Polychronicon Ranulphi Higden maonachi Cestrensis; together with the English translations of John Trevisa and of an unknown writer of the fifteenth century.
Higden, Ranulf, d. 1364., Trevisa, John, tr. d. 1402., Caxton, William, ca. 1422-1491., Malverne, John, d 1415?, Babington, Churchill, ed. 1821-1889,, Lumby, J. Rawson ed. (Joseph Rawson), 1831-1895.
Table of contents | Add to bookbag
THE EIGHTH BOOK OF THE POLYCHRONICON FROM CAXTON.*. [The marginal references are to Walsingham's History so far as there is anything common to the two, and to the Fasciculus Tempo|rum, one of the authorities to which Caxton acknowledges himself in|debted.]

Capitulum trisesimum.

THENNE kynge Harry beynge with his hooste in the felde, not knowynge of this sodayne departynge, on the morne fonde none in the felde of the sayde lordes, sente oute in all haste men to folowe and poursiewe after to take hem, but they mette not with them, as God wold; and thenne the kyng wente to Lud|lowe, and dispoylled the castel and the toune, and sent the duchesse of York with her children to my lady of Bokyngham her suster, where she was kepte longe after. And forthwith the kynge ordeyned the duc of Somersete capytayne of Calays. And these other lordes, soo departed as afore is sayd, were proclamed rebellys and grete traytours. Thenne the duke of Somersete toke to hym alle the soudyours that departed fro the felde, and made hym redy in alle haste to goo to Calys and take possession of his offyce. And whanne he cam he fonde the Erle of Warwyck therin as capytayne, And therles of Marche and Salysbury also. And thenne he londed by Scales, and wente to Guysnes, and there he was resseyved. And it fortuned that somme of tho shippis that cam over with hym came in to Calays haven by theyr free wylle, for the shipmen ought more favoure to the Erle of Warwyck than to the Duke of Somersete.

In whiche shippes were taken dyverse men, as Ienyn Fynk|hyll, Iohan Felaw, Kaylles and Purser, whyche were byheded sone after in Calays. And after this dayly cam men over see to thyse lordes to Calays, and byganne to wexe strenger and strenger. And they borowed moche good good*. [Sic.] of the staple. And on that other syde the duc of Somersete beyng in Guysnes gate people to hym, whiche cam oute and scarmusshed with them of Calays, and they of Calays with them, whiche endured many dayes: duryng thus this dayly scarmuchynge, moche people dayly cam over vnto thyse lordes. Thenne on a tyme Page  583, vol.8 by thadvys of counseylle the lordes at Calays sente over Mayster Denham with a grete felawship to Sandwyche, whiche toke the toune, and therynne the lord Ryvers and the lord Scales his sonne, and toke many shippes in the haven, and brought hem alle to Calays, with whiche shippes many maronners of theyr free wylle cam to Calays to serve the Erle of Warwyck. And after this the Erle of Warwyk by thadvys of the lordes toke alle his shippis and mannyd them wel, and sayled him self in to Irlond for to speke with the duke of Yorke, and to take his advys how they sholde entre in to Englond ageyne. And whanne he hadde ben there and done his erandes, he re|tourned ageyne toward Calays, and brought with hym his moder the Countesse of Salysbury. And comyng in the west countraye vpon the see, the duk of Excetre, admyral of Englond, beyng in the Grace a Dieu accompanyed with many shippes of warre, met with therle of Warwyck and his flote, but they fought not. For the substaunce of the peple beynge with the duke of Excetre ought better wyll and more favour to therle of Warwyck than to hym. And soo they departed and cam to Calays in saefte, blessyd be God.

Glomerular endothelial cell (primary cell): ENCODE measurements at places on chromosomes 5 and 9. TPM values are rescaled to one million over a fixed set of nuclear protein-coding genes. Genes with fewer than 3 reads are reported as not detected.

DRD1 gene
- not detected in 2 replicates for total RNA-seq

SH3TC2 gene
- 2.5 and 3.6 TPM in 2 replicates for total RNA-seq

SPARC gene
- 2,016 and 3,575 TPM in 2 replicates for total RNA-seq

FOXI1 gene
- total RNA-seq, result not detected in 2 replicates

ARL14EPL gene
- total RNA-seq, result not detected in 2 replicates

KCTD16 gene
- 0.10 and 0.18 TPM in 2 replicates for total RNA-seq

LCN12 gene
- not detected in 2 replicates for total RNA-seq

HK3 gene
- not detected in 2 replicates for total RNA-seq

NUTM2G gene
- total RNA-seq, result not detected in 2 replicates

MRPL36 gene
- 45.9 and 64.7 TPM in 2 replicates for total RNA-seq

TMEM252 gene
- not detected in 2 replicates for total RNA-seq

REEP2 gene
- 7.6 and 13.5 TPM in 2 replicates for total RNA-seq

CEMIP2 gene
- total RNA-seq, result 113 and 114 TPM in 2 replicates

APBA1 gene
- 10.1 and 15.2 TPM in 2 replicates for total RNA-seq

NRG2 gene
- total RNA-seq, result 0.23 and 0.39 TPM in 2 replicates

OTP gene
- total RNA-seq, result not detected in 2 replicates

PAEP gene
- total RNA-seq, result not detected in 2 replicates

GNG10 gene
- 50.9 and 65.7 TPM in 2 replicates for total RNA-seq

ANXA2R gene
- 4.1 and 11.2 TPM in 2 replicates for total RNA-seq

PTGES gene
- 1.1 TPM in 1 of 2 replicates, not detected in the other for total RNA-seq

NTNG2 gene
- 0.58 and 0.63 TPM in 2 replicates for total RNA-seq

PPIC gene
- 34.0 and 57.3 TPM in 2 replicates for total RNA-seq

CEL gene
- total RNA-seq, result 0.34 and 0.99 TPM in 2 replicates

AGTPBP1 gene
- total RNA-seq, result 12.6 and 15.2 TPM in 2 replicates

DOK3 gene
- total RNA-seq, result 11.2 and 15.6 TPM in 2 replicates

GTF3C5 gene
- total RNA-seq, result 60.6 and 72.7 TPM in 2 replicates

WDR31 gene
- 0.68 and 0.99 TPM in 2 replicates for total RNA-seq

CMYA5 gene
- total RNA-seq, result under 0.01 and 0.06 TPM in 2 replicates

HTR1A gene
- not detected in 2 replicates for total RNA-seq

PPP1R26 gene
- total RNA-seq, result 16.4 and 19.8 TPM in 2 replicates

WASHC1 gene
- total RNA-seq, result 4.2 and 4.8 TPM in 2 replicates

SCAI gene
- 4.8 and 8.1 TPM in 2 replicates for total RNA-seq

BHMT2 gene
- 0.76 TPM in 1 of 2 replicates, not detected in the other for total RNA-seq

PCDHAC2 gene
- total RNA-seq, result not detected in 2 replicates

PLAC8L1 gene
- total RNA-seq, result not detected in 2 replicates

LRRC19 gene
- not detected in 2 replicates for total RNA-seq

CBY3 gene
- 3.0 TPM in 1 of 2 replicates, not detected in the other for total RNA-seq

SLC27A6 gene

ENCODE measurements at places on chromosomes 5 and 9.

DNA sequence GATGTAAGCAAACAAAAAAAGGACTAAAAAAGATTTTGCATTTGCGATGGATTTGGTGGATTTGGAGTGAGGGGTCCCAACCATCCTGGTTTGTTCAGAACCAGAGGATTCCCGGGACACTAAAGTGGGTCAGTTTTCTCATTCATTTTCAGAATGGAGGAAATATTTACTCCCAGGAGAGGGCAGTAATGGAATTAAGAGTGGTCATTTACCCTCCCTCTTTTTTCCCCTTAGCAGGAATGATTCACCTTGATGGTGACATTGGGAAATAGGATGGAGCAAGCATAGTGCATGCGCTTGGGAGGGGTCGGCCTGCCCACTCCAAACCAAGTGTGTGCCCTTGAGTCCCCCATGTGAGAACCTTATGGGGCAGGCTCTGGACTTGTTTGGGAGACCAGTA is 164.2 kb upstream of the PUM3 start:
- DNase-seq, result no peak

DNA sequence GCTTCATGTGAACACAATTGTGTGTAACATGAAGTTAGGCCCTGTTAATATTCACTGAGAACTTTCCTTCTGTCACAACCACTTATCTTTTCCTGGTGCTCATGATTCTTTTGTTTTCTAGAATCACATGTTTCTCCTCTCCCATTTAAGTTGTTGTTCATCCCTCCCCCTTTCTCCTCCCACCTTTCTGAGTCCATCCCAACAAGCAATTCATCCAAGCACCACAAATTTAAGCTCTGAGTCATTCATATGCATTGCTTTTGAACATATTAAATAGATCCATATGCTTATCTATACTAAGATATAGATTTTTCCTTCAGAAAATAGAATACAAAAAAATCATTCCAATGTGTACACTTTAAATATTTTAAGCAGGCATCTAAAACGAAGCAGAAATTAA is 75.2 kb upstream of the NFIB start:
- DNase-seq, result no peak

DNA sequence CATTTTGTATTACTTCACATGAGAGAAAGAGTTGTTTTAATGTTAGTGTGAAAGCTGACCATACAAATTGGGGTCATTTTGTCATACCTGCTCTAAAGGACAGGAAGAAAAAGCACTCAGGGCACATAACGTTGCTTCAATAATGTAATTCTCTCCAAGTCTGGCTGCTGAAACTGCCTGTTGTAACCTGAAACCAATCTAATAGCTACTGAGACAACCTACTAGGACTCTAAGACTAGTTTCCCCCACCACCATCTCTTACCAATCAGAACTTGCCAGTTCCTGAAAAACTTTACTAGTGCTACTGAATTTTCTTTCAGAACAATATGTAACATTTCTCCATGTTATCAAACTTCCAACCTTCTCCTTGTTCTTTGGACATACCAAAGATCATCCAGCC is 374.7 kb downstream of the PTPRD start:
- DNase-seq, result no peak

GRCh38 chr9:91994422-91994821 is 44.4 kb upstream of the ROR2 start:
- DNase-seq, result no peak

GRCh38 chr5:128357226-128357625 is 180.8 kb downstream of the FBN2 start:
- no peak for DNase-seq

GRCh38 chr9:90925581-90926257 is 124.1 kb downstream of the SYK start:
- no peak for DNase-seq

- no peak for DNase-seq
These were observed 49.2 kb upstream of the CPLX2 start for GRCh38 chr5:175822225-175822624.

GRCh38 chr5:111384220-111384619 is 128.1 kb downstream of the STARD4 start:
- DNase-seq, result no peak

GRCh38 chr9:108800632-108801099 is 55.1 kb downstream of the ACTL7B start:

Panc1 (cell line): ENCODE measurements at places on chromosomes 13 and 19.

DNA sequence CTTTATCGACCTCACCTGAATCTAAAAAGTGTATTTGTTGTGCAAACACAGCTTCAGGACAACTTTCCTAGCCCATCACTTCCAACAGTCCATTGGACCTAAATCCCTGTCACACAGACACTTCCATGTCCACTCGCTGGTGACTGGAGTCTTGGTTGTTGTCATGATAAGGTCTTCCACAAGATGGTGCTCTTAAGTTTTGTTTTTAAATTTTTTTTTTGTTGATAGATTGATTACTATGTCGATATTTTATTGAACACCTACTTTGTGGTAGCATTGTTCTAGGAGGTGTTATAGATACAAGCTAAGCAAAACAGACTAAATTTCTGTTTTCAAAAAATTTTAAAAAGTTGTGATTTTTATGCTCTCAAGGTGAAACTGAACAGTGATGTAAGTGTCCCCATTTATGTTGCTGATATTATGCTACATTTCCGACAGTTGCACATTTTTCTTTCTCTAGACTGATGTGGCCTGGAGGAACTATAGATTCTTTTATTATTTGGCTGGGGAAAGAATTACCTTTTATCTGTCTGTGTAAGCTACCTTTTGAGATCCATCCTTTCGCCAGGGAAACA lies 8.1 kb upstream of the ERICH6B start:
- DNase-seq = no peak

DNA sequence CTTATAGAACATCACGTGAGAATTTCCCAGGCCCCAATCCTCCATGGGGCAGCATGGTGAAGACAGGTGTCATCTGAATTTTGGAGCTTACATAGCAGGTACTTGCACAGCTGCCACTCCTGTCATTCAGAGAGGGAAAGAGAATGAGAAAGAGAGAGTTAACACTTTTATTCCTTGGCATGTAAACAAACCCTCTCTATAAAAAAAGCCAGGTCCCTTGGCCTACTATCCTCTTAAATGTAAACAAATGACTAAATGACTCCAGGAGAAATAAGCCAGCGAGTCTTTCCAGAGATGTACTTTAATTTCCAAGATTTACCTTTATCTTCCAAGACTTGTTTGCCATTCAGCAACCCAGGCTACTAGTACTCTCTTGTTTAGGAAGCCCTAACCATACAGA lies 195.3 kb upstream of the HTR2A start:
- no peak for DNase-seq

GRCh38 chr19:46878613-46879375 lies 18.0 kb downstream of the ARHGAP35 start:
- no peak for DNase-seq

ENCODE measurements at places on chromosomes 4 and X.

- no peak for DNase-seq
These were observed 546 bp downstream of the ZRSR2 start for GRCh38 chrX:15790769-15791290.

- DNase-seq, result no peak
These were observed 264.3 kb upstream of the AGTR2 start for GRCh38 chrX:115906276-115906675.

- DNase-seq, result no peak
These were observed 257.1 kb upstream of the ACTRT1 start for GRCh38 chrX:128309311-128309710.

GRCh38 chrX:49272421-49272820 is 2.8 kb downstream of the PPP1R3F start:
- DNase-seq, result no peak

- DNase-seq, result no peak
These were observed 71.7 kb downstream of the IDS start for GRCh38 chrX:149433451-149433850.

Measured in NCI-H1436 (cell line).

Thenne the kynges counseylle seynge that these lordes had goten these shippes from Sandwiche to abyde and kepe the toune, and made one Mountford capytayne of the Toune, and that noo man ne vytaylle ne marchaunt that sholde goo in to Flaundres shold not goo to Calys. Thenne they of Calays seynge this, made out mayster Denham and many other to goo to Sandwiche. And soo they dyde, and assaylled the toune by water and by lande, and gate it, and brought Mountford theyr Capytayne over see to Rysebank, and there smote of his heede. And yet dayly men cam over to them oute of alle partyes of Englond.